There are not many subjects more sensitive than someone’s fertility. Whether they have just started trying to conceive or are about to embark on another IVF attempt, it is a subject that is highly emotionally, intensely private and hugely significant. It is one that should be handled sensitively – but often isn’t.
People don’t usually mean to be cruel but thoughtless words can often hurt more than intended.
There are some things that you just shouldn’t say to someone with fertility issues – here are just a few of them.
Even though these come from a place of good intentions, saying things like “just relax and it’ll happen” or “you’re so young, there’s still heaps of time” is more likely to enrage a woman, or couple, who have fertility issues than it is likely to make them feel better.
Remember that you don’t have to make them feel better, because the only thing that can really do that is their own baby. However, what you can do is make them feel is supported and loved.
2. “I understand…”
Unless you also have fertility issues, and especially ones of the same kind, then you probably don’t really understand. It’s the “go-to” response when comforting someone, but it can be infuriating when someone says it without having any idea of how that situation actually feels.
The fact is that no person in the world has felt exactly the same way as anyone else, so claiming that you “understand” is never going to be a good course to take. Instead, just offer a supportive ear for them to vent or share, and ask how they’re doing every so often.
3. “My partner only has to LOOK at me for me to fall pregnant!”
You may mean well, it may be intended as a light-hearted jest, and you may even think they’ll find it funny. But they won’t. To someone with fertility issues, these words sound like insensitive bragging. Avoid this at all times.
One of the worst responses to someone telling you about their fertility issues is silence. It makes them feel like they shouldn’t be talking about it, or that it’s somehow taboo – it’s not – it’s brave that they’ve confided in you. It’s almost as bad if you smile or nod in acknowledgement, then immediately change the subject – it’s still disregarding the fact that someone just trusted you with that information, and could hurt their feelings.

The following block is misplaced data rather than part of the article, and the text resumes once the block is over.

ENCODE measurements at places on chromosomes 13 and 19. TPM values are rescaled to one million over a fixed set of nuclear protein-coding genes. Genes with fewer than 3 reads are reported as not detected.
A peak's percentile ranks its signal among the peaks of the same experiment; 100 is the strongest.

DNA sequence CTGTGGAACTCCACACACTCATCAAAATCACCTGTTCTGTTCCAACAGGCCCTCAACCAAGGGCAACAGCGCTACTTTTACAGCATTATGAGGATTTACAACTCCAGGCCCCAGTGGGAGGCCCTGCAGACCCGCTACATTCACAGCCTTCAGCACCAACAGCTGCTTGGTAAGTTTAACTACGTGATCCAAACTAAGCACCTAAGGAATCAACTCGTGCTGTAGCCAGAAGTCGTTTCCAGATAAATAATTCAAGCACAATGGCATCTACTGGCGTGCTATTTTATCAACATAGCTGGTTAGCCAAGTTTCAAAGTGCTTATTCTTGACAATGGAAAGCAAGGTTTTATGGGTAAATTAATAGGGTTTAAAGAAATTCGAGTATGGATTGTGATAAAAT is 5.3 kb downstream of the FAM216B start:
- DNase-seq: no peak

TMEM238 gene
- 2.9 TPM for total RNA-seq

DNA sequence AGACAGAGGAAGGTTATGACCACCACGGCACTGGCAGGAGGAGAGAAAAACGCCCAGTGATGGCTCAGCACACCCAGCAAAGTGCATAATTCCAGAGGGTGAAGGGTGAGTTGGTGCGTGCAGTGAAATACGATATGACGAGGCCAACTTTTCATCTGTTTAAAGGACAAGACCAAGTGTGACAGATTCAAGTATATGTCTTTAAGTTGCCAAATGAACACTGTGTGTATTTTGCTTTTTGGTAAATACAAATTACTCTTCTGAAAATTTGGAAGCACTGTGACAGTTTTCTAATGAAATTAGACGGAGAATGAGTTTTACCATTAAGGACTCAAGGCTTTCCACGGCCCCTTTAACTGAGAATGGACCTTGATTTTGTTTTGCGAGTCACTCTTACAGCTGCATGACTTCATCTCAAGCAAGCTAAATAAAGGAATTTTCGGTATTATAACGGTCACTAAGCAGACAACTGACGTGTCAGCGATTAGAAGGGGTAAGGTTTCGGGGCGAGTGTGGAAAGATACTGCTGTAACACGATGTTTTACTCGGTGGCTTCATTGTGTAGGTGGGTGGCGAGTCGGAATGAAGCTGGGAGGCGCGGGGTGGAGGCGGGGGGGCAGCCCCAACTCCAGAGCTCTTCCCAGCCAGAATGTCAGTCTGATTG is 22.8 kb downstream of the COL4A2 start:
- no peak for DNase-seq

What you should do is be kind, ask if they want to talk about it, and let them know you’re there to listen/offer support if need be.
5. “My kids are annoying, have one!” or “Pregnancy sucks!”
If you have kids — you have what they want. And if you constantly complain about your children to your friends with fertility issues you might come across as ungrateful and insensitive.
Also, they don’t want your kids, they want their own kids so don’t offer for them to “take one off your hands”. The same goes for pregnancy – in this instance, it pays to remember to how much they would give to be in your position.
6. “You know IVF is expensive and invasive, right?”
When someone has chosen to go down the IVF path, it’s safe to say they know what they’re in for, and they would rather have some stress, pain, and monetary hardship now and have kids later (or sooner, as one would hope), than be comfortable now and never get to hold their own baby.
So ultimately, yes, they know that, so there’s not much point saying it in the first place.
7. “Oh wow, IVF, how exciting!”
No. There is no other word but no. “Exciting” is not a word used to describe IVF, except for when you do fall pregnant as a result of IVF. The fact that this couple had to resort to IVF in order to have a baby is devastating for them.
No one wants to do IVF, the circumstances surrounding their fertility and their evaluation of the options in fertility treatment have led them down this path; they’d much rather have a baby without assistance if it were possible.